“No one who reads the histories can doubt that there have always been witches, and that by their evil works much harm has been done to men, animals, and the fruits of the earth, and that Incubus and Succubus devils have always existed.”
-Malleus Maleficarum, Part 2, Chapter IV
Yesterday, I wrote about Benjamin Christensen's Häxan, which is somewhat based on and was definitely inspired by the 1486 witch hunting manual, the Malleus Maleficarum, Maleficas, & earum hæresim, ut phramea potentissima conterens, which translates to The Hammer of Witches which destroyeth Witches and their heresy as with a two-edged sword. Known today as the preeminent medieval witch hunting tome, the Malleus was written by Heinrich Kramer, a German priest and self-styled inquisitor. Jacob Sprenger, another German priest, also become involved with the publication, though contemporary scholars, such as Hans Peter Broedel, have come to believe Kramer was the primary author. Kramer sought to prove the existence of witches and educate other inquisitors on the best ways to locate, identify, and convict witches, most of whom he believed to be female, because of women's supposed predisposition to sin and vanity.
Based on earlier works, such as Johannes Nider’s Formicarius from 1435, the Malleus Maleficarum is divided into an introduction and three main sections, with the ultimate goal of asserting the existence of witchcraft and describing the variety of black arts available to servants of Satan. The first part serves as a lengthy introduction to witchcraft and explores such themes as why witches exist and what forms they can and cannot take, how they must have commerce with the Devil in order to bring about magic, the existence of incubi and succubi, the necessity of witches having sexual intercourse with the Devil, the fact that the majority of witches are female and why, and a description of the variety of powers that witches may possess.
Part two explains these powers in further depth - who witches can and cannot affect, their methods of disturbing and seducing the innocent, how they form a pact with the Devil, how they transport themselves, how they copulate with the Devil, demonic possession, and how they affect human procreation and fertility, and many other things. Part three examines bringing witches to trial, interrogation, and sentencing, covering such topics as who is fit to be a judge in a witch trial, number of witnesses and the examination process, whether or not “mortal enemies” are acceptable witnesses, what kind of defense may be presented, etc. What kind of torture is acceptable is a major part of this section, which reveals details such as that witches must be shaved to displays the devil’s marks and red-hot irons are a great means of producing confessions.
Based on his attempts at organized witch hunting in various regions of Germany, Kramer was given a papal bull in 1484 by Pope Innocent VIII, the Summis desiderantes affectibus, which gave him full authority to persecute and prosecute German witches. The bull declared, “Persons of both sexes, unmindful of their own salvation and straying from the Catholic Faith, have abandoned themselves to devils, incubi and succubi, and by their incantations, spells, conjurations, and other accursed charms and crafts, enormities and horrid offences, have slain infants yet in the mother's womb, as also the offspring of cattle,” among many other alleged evils. The bull threatened local clergy with excommunication if they did not cooperate and Kramer wound up using this text as the preface to the Malleus Maleficarum.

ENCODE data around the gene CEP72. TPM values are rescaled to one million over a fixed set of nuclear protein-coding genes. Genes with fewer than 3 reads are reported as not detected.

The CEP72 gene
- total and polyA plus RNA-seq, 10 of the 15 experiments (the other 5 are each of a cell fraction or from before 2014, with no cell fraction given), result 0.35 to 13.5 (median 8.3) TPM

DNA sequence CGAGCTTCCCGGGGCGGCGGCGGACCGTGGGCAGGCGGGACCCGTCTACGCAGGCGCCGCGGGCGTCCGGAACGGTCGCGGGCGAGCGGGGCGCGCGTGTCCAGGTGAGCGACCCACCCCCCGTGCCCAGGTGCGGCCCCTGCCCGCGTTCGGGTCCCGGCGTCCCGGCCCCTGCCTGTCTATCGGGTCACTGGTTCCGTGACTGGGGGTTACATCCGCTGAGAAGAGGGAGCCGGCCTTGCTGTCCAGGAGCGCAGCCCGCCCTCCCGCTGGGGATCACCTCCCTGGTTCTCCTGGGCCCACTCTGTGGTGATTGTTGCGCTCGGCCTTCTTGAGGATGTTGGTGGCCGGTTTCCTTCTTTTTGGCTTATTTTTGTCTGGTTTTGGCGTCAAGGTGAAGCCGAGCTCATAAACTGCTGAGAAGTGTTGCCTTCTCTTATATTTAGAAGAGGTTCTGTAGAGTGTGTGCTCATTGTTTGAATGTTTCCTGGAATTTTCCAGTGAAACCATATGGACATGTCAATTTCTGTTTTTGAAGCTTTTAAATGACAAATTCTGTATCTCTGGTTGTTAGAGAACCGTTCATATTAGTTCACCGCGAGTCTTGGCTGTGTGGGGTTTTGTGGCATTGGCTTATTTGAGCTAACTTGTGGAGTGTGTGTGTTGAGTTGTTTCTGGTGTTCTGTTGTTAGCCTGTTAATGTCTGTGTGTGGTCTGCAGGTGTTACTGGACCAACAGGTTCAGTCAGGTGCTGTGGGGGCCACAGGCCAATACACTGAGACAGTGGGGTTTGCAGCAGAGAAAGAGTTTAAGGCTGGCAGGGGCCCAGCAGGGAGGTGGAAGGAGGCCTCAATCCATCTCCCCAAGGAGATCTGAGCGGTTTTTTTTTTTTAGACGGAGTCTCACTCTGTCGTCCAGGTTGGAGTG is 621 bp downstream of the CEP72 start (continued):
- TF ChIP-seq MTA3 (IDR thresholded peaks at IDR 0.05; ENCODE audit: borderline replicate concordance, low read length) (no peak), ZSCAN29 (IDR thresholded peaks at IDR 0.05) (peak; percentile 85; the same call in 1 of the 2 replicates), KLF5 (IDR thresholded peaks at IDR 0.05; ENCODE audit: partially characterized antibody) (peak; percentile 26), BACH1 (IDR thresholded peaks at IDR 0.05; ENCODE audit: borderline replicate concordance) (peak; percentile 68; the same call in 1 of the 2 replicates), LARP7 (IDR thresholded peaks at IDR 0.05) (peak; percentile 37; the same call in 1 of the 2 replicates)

Despite this papal mandate and the book’s enduring popularity and infamy, it was not officially used by the Inquisition. Witch hunting (and the belief in witchcraft at all) was initially considered to be unlawful superstition by the early Church leader, but from the 12th to 15th centuries, largely due to political motivation, the idea of persecuting caught on with increasing fervor. Regardless of the Church’s stance on the Malleus, witch hunting caught on, particularly after the invention of Johannes Gutenberg’s printing press in the 15th century, making the Malleus far more accessible and kicking off a potential propaganda firestorm.
Though the Malleus has long been associated with the Inquisition, in the last forty years academic critics have relegated its importance to a more symbolic function. It is doubted that Innocent VIII ever saw the book and it is now believed that the text had much less of an effect on medieval witch hunting practices. It was soon condemned by the Church, in particular Spanish Inquisitors, the most infamous branch, warned against accepting its veracity. I can't pretend the Malleus is compelling reading. Despite subject matter like covens, witches' sabbaths, sex with the Devil, feasting on babies, incubi and succubi, Kramer's book reads like the dullest legal brief imaginable. Regardless, it stands as an important symbol, both of a time of persecution and near genocide, and as the potential, if ironic source for something more contemporary: Wicca and neo-paganism.